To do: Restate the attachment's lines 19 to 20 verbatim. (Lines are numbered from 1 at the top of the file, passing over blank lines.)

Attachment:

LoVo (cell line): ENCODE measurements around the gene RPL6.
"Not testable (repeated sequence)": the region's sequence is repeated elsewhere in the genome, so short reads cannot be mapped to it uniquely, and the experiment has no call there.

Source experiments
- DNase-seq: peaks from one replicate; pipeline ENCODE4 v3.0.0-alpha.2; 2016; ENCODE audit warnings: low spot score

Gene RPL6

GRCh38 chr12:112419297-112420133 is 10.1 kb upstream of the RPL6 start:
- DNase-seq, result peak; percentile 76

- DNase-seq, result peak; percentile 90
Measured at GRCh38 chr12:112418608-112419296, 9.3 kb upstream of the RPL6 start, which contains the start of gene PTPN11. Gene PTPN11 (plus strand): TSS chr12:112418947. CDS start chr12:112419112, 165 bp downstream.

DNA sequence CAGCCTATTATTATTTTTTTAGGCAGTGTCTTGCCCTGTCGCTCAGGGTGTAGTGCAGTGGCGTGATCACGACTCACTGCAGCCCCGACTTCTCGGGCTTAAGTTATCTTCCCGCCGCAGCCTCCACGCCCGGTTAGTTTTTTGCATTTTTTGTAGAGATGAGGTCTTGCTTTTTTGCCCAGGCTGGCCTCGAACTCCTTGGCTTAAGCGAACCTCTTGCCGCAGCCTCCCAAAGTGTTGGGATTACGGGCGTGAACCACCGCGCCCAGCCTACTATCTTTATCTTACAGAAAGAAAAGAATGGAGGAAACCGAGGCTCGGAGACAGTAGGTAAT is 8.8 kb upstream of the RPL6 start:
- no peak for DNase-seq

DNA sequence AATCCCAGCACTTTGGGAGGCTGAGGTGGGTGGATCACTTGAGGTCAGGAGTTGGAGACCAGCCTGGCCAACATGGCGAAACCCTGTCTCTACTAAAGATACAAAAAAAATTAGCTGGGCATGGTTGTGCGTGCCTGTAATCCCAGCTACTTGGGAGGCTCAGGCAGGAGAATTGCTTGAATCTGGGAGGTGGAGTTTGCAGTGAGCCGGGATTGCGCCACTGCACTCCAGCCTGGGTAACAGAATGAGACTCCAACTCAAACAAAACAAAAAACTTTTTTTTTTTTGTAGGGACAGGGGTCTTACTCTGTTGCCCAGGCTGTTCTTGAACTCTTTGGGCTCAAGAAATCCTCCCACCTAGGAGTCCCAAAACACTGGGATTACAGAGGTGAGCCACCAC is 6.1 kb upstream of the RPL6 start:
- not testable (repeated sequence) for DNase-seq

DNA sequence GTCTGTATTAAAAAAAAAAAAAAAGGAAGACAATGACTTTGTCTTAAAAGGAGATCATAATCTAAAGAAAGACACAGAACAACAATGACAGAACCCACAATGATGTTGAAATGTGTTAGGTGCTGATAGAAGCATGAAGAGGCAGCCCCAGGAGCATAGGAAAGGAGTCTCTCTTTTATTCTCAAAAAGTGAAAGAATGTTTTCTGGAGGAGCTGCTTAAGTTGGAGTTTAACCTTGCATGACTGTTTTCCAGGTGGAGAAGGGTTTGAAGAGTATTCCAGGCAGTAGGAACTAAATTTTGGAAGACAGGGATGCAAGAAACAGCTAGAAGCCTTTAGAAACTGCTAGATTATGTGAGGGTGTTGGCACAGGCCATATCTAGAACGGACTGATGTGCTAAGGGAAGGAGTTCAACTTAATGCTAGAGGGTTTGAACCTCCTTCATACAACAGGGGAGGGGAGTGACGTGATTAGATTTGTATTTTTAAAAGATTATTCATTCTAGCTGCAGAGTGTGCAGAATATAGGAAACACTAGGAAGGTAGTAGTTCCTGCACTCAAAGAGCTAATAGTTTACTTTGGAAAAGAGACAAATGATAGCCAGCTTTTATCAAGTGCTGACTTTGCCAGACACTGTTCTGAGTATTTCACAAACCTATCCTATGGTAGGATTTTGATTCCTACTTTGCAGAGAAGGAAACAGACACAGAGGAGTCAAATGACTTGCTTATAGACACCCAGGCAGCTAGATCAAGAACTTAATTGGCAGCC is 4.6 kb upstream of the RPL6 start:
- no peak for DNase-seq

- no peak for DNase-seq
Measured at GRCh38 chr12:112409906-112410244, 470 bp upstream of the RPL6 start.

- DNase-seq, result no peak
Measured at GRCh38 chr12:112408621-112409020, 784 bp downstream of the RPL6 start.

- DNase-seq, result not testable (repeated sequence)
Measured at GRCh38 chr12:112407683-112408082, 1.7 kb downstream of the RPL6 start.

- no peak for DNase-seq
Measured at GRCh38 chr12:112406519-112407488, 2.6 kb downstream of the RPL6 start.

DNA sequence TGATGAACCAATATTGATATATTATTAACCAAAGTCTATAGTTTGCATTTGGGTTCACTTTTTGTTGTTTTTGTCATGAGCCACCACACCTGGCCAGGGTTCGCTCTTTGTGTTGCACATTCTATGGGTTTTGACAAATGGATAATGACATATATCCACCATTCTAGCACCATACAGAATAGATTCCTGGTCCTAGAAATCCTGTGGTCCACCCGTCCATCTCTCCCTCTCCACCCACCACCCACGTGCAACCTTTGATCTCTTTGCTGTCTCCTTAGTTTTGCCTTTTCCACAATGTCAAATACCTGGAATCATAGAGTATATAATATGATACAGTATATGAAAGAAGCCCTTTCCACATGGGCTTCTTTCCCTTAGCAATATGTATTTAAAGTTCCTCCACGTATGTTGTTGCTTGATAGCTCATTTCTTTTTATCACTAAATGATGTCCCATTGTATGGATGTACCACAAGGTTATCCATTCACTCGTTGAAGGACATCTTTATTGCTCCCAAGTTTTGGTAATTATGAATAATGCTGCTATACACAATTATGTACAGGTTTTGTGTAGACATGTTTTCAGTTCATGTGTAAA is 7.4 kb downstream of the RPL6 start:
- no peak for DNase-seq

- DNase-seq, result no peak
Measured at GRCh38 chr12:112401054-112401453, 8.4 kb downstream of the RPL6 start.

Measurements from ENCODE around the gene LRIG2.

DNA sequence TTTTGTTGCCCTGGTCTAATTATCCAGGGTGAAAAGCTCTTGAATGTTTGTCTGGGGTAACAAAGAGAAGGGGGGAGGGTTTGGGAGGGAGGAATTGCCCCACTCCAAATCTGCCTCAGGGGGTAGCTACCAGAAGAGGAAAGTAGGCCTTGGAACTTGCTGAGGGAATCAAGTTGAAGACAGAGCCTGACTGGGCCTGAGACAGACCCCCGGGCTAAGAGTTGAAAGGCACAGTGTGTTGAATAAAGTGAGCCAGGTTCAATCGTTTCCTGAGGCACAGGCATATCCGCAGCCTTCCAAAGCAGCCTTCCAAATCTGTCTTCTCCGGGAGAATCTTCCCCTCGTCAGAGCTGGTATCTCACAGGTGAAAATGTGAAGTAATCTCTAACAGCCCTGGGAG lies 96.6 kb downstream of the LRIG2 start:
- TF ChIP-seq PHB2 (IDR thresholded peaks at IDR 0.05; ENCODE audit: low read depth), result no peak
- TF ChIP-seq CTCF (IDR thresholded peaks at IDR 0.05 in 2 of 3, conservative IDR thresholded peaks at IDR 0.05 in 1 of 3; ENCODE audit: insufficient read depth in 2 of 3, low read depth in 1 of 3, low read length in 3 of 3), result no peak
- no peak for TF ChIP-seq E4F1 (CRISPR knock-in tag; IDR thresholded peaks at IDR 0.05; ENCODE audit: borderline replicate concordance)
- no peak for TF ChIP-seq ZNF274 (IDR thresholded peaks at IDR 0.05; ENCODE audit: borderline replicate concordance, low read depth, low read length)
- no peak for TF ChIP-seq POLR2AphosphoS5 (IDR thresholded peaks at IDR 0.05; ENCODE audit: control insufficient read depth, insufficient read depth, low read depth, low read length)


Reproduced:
Measured at GRCh38 chr12:112408621-112409020, 784 bp downstream of the RPL6 start.

- DNase-seq, result not testable (repeated sequence)